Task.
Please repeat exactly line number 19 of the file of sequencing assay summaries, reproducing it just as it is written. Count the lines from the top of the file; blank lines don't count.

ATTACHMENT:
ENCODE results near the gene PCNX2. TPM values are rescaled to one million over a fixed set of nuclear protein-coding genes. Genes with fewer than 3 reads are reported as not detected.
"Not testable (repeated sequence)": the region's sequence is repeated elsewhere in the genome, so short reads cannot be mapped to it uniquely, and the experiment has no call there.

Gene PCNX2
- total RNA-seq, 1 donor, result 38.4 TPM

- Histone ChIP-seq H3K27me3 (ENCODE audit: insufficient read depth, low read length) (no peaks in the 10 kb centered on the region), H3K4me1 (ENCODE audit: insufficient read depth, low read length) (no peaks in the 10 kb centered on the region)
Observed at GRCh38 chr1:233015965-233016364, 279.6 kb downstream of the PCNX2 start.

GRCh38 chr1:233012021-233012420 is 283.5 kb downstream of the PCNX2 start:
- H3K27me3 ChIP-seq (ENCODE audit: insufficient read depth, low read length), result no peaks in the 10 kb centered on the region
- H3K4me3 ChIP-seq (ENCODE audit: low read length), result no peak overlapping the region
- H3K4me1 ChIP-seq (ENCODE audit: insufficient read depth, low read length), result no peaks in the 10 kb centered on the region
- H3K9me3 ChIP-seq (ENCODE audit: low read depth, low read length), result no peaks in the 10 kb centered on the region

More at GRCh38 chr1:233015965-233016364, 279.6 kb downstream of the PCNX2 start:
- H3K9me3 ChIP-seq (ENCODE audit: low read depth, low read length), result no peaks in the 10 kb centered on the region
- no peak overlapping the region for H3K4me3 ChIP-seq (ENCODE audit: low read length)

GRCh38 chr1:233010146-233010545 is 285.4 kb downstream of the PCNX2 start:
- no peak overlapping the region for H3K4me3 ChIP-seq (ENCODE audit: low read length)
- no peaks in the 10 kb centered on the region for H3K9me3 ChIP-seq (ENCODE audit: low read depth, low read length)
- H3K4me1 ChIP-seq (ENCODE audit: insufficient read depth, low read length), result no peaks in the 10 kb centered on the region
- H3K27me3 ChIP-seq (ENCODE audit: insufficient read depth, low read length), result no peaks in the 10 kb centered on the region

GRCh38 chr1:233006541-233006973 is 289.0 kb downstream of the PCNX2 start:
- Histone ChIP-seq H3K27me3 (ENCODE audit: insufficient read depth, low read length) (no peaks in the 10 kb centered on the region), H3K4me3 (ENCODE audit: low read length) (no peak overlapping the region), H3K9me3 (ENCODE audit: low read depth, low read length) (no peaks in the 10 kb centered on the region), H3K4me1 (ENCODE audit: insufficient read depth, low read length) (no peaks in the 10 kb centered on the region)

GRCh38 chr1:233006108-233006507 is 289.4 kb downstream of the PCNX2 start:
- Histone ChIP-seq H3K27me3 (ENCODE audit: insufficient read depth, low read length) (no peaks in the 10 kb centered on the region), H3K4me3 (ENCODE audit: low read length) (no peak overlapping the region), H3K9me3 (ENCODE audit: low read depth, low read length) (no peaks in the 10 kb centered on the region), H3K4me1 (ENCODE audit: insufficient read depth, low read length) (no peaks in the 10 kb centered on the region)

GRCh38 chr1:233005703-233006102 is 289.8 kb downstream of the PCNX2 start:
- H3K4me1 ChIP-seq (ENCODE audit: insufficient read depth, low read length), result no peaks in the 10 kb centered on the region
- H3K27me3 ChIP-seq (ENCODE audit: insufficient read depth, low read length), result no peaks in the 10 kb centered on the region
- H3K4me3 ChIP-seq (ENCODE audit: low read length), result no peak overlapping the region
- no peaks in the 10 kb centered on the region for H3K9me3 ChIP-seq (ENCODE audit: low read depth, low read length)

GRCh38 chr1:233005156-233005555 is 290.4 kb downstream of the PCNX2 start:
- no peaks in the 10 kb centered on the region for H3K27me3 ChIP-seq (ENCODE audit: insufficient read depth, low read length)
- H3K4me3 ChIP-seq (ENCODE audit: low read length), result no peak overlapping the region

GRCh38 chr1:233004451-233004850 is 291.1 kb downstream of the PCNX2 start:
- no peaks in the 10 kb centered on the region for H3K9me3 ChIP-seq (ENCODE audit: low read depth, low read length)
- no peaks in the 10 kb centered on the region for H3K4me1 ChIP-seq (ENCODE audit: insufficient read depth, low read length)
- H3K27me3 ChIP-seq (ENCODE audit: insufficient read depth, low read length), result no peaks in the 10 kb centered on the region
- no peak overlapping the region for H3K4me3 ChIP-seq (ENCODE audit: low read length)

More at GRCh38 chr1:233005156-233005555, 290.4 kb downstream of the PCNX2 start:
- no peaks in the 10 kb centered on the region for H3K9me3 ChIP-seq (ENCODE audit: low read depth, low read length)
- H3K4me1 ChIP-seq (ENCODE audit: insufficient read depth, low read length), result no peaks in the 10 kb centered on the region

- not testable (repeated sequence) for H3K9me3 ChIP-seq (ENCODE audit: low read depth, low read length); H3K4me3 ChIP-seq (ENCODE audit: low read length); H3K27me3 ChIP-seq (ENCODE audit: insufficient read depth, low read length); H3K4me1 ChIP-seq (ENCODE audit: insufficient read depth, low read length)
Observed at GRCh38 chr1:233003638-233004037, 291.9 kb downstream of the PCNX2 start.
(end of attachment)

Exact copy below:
- H3K27me3 ChIP-seq (ENCODE audit: insufficient read depth, low read length), result no peaks in the 10 kb centered on the region